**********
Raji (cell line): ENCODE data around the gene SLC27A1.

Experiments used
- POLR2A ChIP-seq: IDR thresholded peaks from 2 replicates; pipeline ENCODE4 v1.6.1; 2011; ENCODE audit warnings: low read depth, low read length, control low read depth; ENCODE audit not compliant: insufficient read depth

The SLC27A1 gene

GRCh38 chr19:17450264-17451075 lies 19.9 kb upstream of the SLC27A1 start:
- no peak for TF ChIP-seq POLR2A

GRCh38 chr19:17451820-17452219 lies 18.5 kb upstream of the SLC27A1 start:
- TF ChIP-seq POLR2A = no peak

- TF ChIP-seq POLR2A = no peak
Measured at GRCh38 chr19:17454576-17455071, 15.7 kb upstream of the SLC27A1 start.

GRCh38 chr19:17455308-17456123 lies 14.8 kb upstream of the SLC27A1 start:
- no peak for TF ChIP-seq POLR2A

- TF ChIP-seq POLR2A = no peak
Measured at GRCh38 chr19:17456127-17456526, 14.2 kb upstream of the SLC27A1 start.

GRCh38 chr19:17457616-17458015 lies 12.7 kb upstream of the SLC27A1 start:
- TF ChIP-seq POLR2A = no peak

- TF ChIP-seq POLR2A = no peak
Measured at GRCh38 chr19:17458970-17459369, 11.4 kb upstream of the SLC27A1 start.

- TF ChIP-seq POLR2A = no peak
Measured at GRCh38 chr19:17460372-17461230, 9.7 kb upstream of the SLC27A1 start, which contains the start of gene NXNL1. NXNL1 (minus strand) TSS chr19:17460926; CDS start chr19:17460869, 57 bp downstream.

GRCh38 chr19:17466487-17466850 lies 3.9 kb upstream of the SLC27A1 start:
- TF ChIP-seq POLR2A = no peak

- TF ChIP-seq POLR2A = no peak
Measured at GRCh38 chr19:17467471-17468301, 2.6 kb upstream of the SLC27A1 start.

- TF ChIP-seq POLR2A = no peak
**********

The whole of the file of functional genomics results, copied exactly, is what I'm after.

Raji (cell line): ENCODE data around the gene SLC27A1.

Experiments used
- POLR2A ChIP-seq: IDR thresholded peaks from 2 replicates; pipeline ENCODE4 v1.6.1; 2011; ENCODE audit warnings: low read depth, low read length, control low read depth; ENCODE audit not compliant: insufficient read depth

The SLC27A1 gene

GRCh38 chr19:17450264-17451075 lies 19.9 kb upstream of the SLC27A1 start:
- no peak for TF ChIP-seq POLR2A

GRCh38 chr19:17451820-17452219 lies 18.5 kb upstream of the SLC27A1 start:
- TF ChIP-seq POLR2A = no peak

- TF ChIP-seq POLR2A = no peak
Measured at GRCh38 chr19:17454576-17455071, 15.7 kb upstream of the SLC27A1 start.

GRCh38 chr19:17455308-17456123 lies 14.8 kb upstream of the SLC27A1 start:
- no peak for TF ChIP-seq POLR2A

- TF ChIP-seq POLR2A = no peak
Measured at GRCh38 chr19:17456127-17456526, 14.2 kb upstream of the SLC27A1 start.

GRCh38 chr19:17457616-17458015 lies 12.7 kb upstream of the SLC27A1 start:
- TF ChIP-seq POLR2A = no peak

- TF ChIP-seq POLR2A = no peak
Measured at GRCh38 chr19:17458970-17459369, 11.4 kb upstream of the SLC27A1 start.

- TF ChIP-seq POLR2A = no peak
Measured at GRCh38 chr19:17460372-17461230, 9.7 kb upstream of the SLC27A1 start, which contains the start of gene NXNL1. NXNL1 (minus strand) TSS chr19:17460926; CDS start chr19:17460869, 57 bp downstream.

GRCh38 chr19:17466487-17466850 lies 3.9 kb upstream of the SLC27A1 start:
- TF ChIP-seq POLR2A = no peak

- TF ChIP-seq POLR2A = no peak
Measured at GRCh38 chr19:17467471-17468301, 2.6 kb upstream of the SLC27A1 start.

- TF ChIP-seq POLR2A = no peak